Simple drama activities

Most of the activities listed below are not directly related to teaching drama skills but are simple strategies to help pupils engage with an object, artwork or archive material.

Even if you are not confident with drama, these activities mainly involve the children taking responsibility for their learning.

A few things which are worth considering with regard to using drama and role play:

  • Where possible, it is very helpful if pupils are able to warm-up before using these strategies (this may be as simple as asking them to walk around the room starting, stopping and changing direction as you say so; playing ‘Simon says’ or making strange and mysterious statues)
  • It’s helpful to give pupils key words to listen to – e.g. ‘action’, ‘freeze’, ‘relax’
  • If you are taking on any sort of role, it is essential to use a physical marker e.g. ‘When I’m wearing this cap, I’m George the builder from this painting’ or ‘When I wrap this shawl around me, I am the owner of this object’. When you are not playing that role, remove the physical marker – it makes it much less confusing for pupils – and for yourself!
Freeze frames

  • Freeze frames are still images or silent tableaux used to illustrate a specific incident or event.
  • Freeze frames can be brought to life (e.g. through flashwords and flashbacks) or used as the basis for thought tracking.
  • They might be constructed by directly copying the poses of people in an artwork or by exploring a situation or process which leads to this ‘freeze’ moment.

Thought tracking

  • This explores private thoughts of characters at particular moments .
  • One method is for other pupils to say what is in a character’s head (in their words) during a small group freeze frame.
  • Another option is, when the whole group is frozen, the leader touches selected characters on their shoulder. When touched, they speak what their character is thinking or feeling at moment.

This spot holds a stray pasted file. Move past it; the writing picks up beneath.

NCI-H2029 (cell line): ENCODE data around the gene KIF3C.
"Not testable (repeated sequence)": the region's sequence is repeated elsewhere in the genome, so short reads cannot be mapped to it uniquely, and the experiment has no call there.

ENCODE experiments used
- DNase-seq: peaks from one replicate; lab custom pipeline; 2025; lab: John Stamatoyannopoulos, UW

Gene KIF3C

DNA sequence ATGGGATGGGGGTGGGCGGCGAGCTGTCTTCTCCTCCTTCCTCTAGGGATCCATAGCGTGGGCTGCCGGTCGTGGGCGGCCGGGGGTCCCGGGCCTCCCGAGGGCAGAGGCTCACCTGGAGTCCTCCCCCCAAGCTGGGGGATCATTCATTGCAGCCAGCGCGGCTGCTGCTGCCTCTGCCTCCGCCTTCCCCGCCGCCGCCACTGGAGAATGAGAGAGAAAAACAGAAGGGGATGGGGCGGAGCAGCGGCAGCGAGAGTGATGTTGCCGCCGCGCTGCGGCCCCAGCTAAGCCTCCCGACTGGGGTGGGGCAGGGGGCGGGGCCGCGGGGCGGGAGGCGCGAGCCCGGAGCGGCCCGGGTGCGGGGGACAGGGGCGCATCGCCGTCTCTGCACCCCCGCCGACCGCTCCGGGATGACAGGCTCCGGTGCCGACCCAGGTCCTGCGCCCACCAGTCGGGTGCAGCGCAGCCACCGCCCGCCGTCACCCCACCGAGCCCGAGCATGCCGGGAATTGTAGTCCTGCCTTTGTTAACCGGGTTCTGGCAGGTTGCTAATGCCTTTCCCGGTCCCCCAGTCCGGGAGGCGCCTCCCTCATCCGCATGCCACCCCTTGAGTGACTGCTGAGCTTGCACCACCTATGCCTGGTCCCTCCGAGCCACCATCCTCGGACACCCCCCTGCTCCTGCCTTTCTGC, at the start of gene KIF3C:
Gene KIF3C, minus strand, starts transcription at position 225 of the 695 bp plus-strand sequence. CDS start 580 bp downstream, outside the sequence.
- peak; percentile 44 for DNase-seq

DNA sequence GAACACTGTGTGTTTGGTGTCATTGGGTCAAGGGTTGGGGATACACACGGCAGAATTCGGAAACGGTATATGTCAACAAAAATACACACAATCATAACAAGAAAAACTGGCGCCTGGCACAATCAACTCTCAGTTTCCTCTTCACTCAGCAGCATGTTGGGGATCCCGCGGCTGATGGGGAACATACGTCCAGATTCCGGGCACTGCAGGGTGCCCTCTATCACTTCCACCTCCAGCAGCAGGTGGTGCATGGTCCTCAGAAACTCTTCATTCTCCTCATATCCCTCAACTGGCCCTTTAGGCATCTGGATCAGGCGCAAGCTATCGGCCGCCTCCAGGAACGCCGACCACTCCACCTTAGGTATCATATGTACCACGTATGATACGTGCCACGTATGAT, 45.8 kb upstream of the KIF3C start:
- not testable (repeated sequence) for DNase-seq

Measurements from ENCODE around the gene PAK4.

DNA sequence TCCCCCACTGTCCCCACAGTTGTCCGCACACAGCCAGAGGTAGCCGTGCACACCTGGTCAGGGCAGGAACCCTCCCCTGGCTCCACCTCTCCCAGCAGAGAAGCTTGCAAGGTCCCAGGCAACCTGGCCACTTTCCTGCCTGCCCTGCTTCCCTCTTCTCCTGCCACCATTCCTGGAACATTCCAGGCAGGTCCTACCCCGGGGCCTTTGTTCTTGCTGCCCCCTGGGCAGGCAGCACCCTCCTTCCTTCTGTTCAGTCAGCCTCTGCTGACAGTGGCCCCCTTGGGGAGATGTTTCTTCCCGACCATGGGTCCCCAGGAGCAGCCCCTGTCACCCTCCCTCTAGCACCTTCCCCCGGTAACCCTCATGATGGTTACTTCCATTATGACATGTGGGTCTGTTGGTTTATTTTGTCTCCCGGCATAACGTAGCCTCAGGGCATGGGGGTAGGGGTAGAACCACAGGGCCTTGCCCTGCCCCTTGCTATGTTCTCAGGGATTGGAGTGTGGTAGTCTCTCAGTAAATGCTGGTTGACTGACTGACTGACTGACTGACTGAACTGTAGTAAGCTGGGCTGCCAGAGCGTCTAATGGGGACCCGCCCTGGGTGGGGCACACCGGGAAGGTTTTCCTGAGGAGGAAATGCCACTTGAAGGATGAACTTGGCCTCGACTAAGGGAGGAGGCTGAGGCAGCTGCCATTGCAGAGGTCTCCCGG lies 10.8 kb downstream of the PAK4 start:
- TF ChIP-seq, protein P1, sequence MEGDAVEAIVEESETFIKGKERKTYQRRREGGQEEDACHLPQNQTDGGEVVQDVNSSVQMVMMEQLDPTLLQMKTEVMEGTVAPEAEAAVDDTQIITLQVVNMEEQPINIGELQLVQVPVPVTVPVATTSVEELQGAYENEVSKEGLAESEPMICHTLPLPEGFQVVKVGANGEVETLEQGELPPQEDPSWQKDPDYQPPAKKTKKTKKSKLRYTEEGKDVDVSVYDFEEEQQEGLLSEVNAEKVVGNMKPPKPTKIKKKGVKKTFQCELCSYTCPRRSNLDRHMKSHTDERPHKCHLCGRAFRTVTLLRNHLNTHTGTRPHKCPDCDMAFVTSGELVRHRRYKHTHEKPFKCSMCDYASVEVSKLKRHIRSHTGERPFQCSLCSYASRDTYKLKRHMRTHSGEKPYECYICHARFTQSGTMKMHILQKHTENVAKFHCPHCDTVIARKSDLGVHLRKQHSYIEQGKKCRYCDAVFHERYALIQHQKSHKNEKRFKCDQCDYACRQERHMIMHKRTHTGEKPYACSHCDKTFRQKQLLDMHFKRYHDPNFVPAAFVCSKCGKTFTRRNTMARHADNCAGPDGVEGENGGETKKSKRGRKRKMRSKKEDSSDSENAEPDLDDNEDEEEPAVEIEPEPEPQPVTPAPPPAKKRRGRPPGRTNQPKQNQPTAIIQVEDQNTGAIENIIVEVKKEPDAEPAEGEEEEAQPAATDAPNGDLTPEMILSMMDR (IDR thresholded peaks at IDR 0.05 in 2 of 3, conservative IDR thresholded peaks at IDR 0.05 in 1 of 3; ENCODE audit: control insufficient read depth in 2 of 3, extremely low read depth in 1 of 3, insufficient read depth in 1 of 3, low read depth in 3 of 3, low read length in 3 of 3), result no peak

• Either way, it is essential to give children thinking time before expecting answers.


There are several options for how to do this.

  • The leader might be in the hot seat or children may take turns (or a combination of both).
  • Whoever is in the hot seat takes on the role of person or object.
  • They might speak a sentence as their person/object.
  • They might answer questions from others.

Flashforwards and flashbacks

These strategies encourage focus on consequences of actions and may build on from freeze frames, thought tracking and/or hot seating:

  • “What happened 5 minutes before this picture?”
  • “What happened an hour later?”
  • Simulating using a remote control can encourage discussion.

Conscience alley

  • This is a helpful strategy for developing opposing views on how to resolve a situation or make a decision.
  • The class creates 2 lines facing each other.
  • One child in role as a particular character walks down the “alley”.
  • Children voice the character’s thoughts, both for and against a decision or action.
  • The child in role listens as he/she walks along the “alley” and decides at the end. They may say which arguments swayed them..

“Mantle of the expert”

  • Based on what they know already from their own experience and from examination of the object or artwork, children act as if they are the expert and can speak knowledgeably about it or answer questions.
  • This may be developed by ‘drip feeding’ items or information into the process.
  • Generally pairs or small groups of children are the most effective way to organise pupils for this activity, although they could all join together in a ‘committee’ / ‘village meeting’ to share thoughts.

Leader in role

  • The workshop leader can take on the role of a character from an artwork or the owner of an object.
  • They may have prepared what to say in character, improvise answers to questions from children or a mixture of both.

Paired improvisation

  • Pairs are given a dilemma or situation, perhaps based on an artowrk, object or archive material.
  • They explore what their responses (verbal and movement) might be to that situation, if they were characters involved or experts discussing it.
  • The pairs may perform their response to another pair or group and receive feedback about the responses. They may then ‘re-run’ the situation, based on this feedback.